Week 9: Putting in the (Paper)work

Several weeks ago, I had a conversation with Dr Richardson about the different types of activities typically done within manufacturing engineering. At the beginning of the conversation, he said something like “Well first there’s sustaining, which is frankly a lot of paperwork.” Well this week at Boston consisted of a lot of sustaining engineering.

The 25 Non-Standard Production Requests (NSPRs) I managed this week

In my Week 7 blog post, I described a project that I’ve been working on involving data collection to start validating a new piece of equipment. The step we are currently trying to take is to conduct an experiment that should tell us which process parameters are most critical and a range of values for those parameters that would yield the best process outputs. I finished my data collection that helped us to define the values used in this experiment, as well as the full experiment plan, last week. At the start of this week, all that was left to do in order to start the experiments was to give the experiment to the production team. (It was important for the validation process that product builders use the machine to fabricate the parts and not interns.) I can definitely say I underestimated what would be involved in this request.

What I initially thought would be done on Monday to hand over this experiment ended up being completed a couple hours after I left work on Friday. The two main reasons it took so long were that there were several different documents that had to be consecutively approved by different people, and that we were trying to run 25 separate “non-standard orders,” which meant 25 iterations of every document. We couldn’t expect each document approver to respond as soon as we sent them what we needed, so it just took a while to get through everyone’s hands.

As I mentioned, the paperwork was completed after I left on Friday. Our goal was to start some of the runs on Monday, so we pushed hard to ensure everything was ready before everyone left for the day. I got to experience a taste of the high energy workstyle of manufacturing Friday as we were rushing around making sure all the paperwork was done and everyone had what they needed to start the orders early Monday morning. Having to leave with the rest of the Rice interns kept me from being able to stay until all the work was completed.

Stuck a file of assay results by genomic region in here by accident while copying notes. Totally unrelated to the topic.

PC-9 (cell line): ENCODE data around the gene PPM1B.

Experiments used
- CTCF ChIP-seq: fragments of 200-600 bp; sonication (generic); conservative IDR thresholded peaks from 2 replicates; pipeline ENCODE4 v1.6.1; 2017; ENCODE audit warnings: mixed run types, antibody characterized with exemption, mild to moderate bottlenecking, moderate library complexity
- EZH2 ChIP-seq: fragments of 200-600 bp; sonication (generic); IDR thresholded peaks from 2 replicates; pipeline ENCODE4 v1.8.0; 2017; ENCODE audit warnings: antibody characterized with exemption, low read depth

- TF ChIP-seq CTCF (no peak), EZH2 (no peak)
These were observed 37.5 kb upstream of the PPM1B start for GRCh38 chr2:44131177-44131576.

In my conversations with some of the Boston Scientific employees, I’ve learned that a major value offered by Boston Scientific (and most big medical device companies) is the reliability of their products.  This experience showed me a lot of the people and structure involved with the robust quality system that ensures their products’ high reliability. While it’s always possible to make mistakes, I saw how Boston’s system made it difficult to accidentally compromise the quality of the products that go out the door. I also noted how difficult it would be for a smaller company to attain these high reliability standards.

Another exciting thing that happened this week was the assignment of our implementation projects (see Week 8 post for background). I was given my first choice of the projects, an app that will improve hospice care for patients in Brazil. I’m excited for both the challenge this project will be and the impact it will have. Most of my coding experience is in Matlab, while the app that I will be improving was done in a completely different language. There will be a significant learning curve moving from a language as high level as Matlab to one used for app development, but I purposely chose this project to gain more hard programming skills. Furthermore, the work I’ll be doing won’t just be a learning exercise, but will have a real impact on people who are in a difficult yet meaningful part of their life! I’m overjoyed I will get to work on a problem I care about!

We can all feel the summer drawing to an end with only 8 days left at Boston. I will be working hard to finish this internship strong and getting ready for the Fall back in Houston.

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